Men's Basketball, WVU Sports

Kansas State running strong again on another roster built by Jerome Tang, transfers

MORGANTOWN — You might see it as two coaches on different ends of the spectrum, that being WVU men’s basketball coach Josh Eilert and his counterpart Tuesday in Kansas State’s Jerome Tang.

Or maybe Tang has simply become a transfer whisperer of sorts.

In either case, both WVU (5-9, 0-1 Big 12) and K-State (11-3, 1-0) had numerous holes to fill heading into the season and both programs leaned on the transfer portal to fill them.

And that’s where the similarities stop.


While WVU’s top-rated portal class has been derailed through eligibility issues, NCAA suspensions and injuries, the Wildcats are rolling for a second consecutive season under Tang with a roster he basically rebuilt from scratch each season.

How does Tang get a host of new guys to gel so quickly?

“I haven’t had that conversation with him yet,” Eilert said. “He has done a great job there and the K-State community is very excited about having him and his staff there. He’s done a fabulous job there.”

After taking the Wildcats to the Elite Eight last season, K-State returned with just one starter.

A second expected starter, forward Nae’Qwan Tomlin, was removed from the team last month and is now playing at Memphis.

That left guard Cam Carter and a key role player in forward David N’Guessan from keeping the cupboard bare.

And Tang and the Wildcats have kept chugging along with a lot of new faces in a lineup that struggles to shoot and score, but is one of the top rebounding teams in the Big 12.

Will McNair Jr. was brought in as a graduate transfer from Mississippi State. Arthur Kaluma was brought in from Creighton. Tyler Perry transferred over from North Texas.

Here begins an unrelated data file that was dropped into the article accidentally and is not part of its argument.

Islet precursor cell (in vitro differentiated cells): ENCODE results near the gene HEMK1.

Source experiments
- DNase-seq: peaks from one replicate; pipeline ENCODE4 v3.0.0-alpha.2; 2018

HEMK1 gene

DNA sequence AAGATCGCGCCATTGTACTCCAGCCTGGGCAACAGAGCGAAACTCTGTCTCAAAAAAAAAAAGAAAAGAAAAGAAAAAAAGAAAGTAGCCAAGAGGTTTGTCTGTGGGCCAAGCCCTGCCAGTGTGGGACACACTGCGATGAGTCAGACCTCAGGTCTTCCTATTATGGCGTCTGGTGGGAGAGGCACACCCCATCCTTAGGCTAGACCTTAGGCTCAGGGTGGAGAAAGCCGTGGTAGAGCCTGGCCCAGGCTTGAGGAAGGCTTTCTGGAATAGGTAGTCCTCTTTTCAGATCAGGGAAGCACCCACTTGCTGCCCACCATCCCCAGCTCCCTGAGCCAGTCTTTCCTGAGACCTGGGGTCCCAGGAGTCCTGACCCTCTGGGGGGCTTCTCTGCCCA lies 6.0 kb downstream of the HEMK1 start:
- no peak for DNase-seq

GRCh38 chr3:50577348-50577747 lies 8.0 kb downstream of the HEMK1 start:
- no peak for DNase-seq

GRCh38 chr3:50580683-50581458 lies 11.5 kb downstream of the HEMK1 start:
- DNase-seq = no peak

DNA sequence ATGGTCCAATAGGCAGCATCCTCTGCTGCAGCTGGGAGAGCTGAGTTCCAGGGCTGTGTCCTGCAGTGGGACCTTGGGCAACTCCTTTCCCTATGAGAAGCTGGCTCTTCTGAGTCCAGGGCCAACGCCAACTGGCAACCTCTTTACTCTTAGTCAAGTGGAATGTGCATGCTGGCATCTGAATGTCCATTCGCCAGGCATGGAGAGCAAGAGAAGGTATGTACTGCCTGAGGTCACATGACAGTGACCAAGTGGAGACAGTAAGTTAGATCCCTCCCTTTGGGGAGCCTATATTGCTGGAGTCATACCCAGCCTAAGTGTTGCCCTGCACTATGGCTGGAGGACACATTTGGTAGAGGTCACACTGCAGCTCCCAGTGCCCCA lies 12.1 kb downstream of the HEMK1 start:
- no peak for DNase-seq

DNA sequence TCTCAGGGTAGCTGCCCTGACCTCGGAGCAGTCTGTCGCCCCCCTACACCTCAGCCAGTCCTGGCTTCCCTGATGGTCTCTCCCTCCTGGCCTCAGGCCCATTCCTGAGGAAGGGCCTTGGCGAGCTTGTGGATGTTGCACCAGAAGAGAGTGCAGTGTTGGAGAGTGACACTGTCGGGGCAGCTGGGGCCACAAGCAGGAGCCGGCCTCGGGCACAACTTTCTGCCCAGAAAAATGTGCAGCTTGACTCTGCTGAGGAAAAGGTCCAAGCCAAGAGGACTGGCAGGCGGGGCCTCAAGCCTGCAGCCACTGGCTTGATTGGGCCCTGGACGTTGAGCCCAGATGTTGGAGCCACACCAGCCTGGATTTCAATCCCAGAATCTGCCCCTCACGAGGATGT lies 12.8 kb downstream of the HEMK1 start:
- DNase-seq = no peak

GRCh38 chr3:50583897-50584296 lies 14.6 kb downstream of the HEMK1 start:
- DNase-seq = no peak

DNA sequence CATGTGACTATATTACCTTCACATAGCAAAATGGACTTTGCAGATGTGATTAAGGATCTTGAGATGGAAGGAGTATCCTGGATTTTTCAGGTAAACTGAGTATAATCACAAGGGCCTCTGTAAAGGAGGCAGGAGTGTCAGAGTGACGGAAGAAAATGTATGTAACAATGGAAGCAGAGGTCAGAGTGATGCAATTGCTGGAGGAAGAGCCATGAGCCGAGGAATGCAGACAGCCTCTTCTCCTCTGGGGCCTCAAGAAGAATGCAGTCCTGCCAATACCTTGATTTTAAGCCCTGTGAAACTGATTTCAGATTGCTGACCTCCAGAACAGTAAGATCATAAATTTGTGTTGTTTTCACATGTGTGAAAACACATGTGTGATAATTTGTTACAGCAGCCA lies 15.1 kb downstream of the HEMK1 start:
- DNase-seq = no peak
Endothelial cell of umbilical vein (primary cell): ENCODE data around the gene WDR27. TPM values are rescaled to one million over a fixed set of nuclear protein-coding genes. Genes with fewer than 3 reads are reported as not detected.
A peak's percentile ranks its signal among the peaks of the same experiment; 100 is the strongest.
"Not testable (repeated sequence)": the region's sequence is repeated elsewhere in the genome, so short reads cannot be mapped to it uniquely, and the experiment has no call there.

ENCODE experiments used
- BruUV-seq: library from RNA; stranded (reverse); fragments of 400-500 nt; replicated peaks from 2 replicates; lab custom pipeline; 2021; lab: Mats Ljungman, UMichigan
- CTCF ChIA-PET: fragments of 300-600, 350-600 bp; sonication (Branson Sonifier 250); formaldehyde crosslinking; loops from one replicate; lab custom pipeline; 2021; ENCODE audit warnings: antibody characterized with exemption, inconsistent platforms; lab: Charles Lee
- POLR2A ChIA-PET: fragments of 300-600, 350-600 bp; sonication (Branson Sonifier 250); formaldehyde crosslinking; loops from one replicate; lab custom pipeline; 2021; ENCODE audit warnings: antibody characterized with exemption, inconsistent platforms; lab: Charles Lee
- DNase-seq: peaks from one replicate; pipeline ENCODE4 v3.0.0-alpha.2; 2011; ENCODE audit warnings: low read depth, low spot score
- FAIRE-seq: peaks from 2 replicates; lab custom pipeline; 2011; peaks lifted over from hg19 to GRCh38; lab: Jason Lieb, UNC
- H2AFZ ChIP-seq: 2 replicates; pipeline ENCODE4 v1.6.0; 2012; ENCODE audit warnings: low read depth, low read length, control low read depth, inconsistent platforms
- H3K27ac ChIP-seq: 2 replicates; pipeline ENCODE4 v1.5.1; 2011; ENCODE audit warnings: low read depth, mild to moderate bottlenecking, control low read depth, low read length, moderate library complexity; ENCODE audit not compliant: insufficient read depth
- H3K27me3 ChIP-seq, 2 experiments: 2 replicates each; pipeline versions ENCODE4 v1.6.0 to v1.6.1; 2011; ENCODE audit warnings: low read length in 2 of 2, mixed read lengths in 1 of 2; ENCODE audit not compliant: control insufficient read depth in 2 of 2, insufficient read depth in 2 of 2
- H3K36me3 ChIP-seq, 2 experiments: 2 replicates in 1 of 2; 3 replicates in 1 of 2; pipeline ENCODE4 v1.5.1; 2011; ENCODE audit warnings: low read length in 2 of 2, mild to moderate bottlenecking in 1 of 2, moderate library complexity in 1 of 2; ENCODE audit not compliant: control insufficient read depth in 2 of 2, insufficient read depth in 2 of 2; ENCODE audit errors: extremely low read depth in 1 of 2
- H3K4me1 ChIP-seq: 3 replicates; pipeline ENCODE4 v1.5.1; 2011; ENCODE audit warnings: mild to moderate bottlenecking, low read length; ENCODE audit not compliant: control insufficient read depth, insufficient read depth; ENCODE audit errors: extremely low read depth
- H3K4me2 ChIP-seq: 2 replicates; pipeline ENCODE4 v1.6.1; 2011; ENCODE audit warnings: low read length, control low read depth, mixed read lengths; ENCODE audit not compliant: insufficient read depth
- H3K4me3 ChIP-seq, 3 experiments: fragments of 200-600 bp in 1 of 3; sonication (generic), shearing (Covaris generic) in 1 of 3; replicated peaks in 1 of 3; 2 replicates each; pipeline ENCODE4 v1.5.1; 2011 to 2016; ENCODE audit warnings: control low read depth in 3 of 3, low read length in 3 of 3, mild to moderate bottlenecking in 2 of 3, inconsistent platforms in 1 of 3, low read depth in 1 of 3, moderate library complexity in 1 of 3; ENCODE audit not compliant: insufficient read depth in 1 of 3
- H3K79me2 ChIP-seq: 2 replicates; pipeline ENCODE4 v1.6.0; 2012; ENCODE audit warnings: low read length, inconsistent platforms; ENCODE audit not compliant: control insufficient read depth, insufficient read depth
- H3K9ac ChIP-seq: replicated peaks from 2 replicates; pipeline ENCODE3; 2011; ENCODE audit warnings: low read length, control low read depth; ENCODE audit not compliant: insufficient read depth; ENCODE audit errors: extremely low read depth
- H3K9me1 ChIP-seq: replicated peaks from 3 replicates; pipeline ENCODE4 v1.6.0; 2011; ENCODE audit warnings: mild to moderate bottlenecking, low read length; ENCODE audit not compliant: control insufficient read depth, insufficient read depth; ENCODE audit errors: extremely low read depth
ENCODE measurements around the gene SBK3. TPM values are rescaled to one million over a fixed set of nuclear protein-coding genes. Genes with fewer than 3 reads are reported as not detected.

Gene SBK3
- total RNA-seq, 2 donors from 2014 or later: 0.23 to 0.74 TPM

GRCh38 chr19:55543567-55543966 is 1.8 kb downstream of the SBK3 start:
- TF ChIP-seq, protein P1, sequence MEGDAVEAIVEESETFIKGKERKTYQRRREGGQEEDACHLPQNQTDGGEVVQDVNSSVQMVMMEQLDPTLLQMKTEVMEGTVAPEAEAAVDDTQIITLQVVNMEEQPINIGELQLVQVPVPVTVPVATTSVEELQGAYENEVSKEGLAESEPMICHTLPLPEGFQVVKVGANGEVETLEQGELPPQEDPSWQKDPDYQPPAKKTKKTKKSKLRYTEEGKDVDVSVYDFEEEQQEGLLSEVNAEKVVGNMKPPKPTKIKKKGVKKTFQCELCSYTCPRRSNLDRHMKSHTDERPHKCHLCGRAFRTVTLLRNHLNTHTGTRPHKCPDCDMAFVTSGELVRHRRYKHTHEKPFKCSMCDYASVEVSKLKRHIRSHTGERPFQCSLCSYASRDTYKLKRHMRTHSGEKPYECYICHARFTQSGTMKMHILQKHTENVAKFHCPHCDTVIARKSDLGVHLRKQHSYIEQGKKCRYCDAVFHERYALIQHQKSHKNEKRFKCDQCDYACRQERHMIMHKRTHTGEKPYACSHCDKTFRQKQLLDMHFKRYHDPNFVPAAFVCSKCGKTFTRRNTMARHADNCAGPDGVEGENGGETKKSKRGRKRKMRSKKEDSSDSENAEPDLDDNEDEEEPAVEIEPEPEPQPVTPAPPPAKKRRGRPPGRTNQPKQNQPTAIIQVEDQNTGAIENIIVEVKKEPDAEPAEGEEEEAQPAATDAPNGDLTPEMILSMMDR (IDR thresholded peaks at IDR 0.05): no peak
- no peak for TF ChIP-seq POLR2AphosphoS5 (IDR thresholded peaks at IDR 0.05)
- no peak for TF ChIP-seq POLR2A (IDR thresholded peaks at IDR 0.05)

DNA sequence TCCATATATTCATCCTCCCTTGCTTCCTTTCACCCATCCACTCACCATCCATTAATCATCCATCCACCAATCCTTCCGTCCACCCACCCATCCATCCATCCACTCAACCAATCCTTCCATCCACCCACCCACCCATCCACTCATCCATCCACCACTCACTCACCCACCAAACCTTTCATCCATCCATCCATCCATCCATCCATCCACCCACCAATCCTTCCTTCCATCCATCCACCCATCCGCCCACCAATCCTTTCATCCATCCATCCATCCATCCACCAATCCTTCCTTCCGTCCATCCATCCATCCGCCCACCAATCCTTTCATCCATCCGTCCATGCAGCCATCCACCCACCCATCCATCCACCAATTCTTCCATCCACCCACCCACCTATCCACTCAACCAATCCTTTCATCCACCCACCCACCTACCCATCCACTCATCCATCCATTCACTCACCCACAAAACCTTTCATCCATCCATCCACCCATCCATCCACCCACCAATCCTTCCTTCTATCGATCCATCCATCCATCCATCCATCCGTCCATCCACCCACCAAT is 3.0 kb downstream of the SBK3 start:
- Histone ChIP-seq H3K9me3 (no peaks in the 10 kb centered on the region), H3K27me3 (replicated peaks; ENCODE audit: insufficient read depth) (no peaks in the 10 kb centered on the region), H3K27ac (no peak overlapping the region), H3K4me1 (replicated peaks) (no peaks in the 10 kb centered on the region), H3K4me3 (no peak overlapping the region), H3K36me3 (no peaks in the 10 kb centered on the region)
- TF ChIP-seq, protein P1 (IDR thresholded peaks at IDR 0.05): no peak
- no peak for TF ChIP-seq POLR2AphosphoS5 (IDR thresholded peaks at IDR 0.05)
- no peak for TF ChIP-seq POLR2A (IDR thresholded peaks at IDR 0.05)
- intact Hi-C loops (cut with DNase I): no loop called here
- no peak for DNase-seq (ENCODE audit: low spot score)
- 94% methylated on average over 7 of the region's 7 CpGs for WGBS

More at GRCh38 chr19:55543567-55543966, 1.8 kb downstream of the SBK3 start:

In a non-transfer world, these may be players that went unnoticed, but not to Tang.

“He put together a lot of talent last year and he’s doing the same thing this year with a lot of new guys,” Eilert said. “They may not be the team they were last year, but he’s got a resilient group that finds a way to win.”

WVU’s transfer class never really had that opportunity, as transfer guards RaeQuan Battle, Noah Farrakhan and Kerr Kriisa only came into the Mountaineers’ lineup once highly-touted transfer center Jesse Edwards had left it with a wrist injury.

On paper, WVU’s transfer class was supposed to have the Mountaineers contending for another spot in the NCAA tournament, maybe even challenge for Big 12 supremacy.

That just hasn’t worked, though.

“It takes time to mesh and it takes time to build chemistry,” Eilert said. “I was probably naive enough to think we’re going to float three new guys into an equation and it was all going to work out perfectly.”

WVU’s transfers have all performed. It’s top five scorers are all transfers.

Edwards, when healthy, was one of the top rebounders in the Big 12. Kriisa has been the assist-guy he was touted to be when he transferred from Arizona.

Quinn Slazinski, a transfer from Iona, is having his best statistical season, averaging 15 points and five rebounds.

Yet it hasn’t all clicked at the same time for the Mountaineers, who will try to avoid their first three-game losing streak of the season today.

“That takes time. A lot of times when teams bring in a lot of transfers, that’s a lot of new personalities and new faces,” Eilert said. “It’s not lost on me that I knew chemistry was going to be a problem, especially bringing in guys as late as we did in the summer, but then also floating guys into the equation mid-season. It’s something we have to work through each day.”


WHEN: 7 p.m. Tuesday
WHERE: WVU Coliseum
TV: ESPN+ (Online subscription needed)